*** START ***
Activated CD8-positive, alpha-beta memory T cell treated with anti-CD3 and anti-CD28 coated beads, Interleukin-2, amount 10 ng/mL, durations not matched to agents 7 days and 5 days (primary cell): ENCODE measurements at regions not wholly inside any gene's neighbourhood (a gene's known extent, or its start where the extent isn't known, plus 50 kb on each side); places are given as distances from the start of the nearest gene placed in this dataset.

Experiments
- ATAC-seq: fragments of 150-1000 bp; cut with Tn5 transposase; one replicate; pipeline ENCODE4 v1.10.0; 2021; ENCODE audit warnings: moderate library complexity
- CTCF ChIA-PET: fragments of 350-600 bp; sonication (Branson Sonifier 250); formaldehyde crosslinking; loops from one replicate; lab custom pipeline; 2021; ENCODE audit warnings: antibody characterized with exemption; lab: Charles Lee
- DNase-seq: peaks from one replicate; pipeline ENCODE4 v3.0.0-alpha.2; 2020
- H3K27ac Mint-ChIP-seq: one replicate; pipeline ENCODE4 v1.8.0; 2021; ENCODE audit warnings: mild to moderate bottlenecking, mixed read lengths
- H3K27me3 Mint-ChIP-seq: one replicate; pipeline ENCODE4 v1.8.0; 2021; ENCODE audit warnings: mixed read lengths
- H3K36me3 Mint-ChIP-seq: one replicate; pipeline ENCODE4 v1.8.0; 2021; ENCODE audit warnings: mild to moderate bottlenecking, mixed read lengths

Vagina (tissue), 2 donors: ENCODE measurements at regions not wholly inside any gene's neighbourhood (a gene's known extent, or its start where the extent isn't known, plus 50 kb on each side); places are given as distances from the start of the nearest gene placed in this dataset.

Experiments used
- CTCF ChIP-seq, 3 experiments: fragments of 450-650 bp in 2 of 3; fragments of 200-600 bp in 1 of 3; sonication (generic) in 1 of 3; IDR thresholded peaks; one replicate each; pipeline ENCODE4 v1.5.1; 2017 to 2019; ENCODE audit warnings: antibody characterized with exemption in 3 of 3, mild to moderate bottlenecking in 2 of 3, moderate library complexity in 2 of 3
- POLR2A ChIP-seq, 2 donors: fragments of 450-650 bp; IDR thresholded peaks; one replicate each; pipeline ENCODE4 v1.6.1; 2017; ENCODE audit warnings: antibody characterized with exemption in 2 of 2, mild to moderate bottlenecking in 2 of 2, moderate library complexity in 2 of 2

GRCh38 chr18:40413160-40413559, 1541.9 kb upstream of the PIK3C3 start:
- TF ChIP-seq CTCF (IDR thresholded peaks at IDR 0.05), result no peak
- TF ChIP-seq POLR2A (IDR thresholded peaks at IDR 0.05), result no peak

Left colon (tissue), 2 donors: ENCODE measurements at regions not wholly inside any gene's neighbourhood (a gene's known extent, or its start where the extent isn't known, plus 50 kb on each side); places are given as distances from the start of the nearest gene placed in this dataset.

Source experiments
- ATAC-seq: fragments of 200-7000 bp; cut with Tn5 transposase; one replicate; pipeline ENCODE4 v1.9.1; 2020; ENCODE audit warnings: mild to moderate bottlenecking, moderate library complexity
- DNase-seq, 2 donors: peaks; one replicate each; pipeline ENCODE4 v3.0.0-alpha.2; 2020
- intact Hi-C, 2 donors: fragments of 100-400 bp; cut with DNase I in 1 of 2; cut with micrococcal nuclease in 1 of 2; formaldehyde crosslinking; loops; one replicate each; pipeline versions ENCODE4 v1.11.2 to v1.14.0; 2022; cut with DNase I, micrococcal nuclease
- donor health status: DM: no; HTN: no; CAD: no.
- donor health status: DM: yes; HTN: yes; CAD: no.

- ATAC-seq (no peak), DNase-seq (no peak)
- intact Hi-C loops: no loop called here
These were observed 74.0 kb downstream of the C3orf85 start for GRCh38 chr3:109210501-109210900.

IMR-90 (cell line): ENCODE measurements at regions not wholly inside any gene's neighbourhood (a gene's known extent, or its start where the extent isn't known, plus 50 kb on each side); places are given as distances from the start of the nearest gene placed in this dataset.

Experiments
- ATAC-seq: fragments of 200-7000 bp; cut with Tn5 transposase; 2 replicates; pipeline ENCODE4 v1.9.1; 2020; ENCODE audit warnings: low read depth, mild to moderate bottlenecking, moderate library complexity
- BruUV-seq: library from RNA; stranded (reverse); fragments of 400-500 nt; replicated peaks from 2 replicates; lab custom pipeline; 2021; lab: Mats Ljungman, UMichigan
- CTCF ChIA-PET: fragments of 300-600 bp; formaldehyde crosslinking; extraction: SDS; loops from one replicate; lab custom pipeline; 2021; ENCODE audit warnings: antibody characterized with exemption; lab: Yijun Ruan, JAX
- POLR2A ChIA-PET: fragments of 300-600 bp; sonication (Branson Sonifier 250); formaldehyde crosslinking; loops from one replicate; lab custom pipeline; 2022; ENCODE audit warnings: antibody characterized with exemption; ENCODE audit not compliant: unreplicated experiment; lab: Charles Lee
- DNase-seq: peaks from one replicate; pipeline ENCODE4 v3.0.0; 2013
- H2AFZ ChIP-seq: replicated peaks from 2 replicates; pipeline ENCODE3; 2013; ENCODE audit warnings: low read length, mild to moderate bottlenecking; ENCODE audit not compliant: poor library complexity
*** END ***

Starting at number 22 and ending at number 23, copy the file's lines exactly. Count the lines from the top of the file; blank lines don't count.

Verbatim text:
- donor health status: DM: yes; HTN: yes; CAD: no.

- ATAC-seq (no peak), DNase-seq (no peak)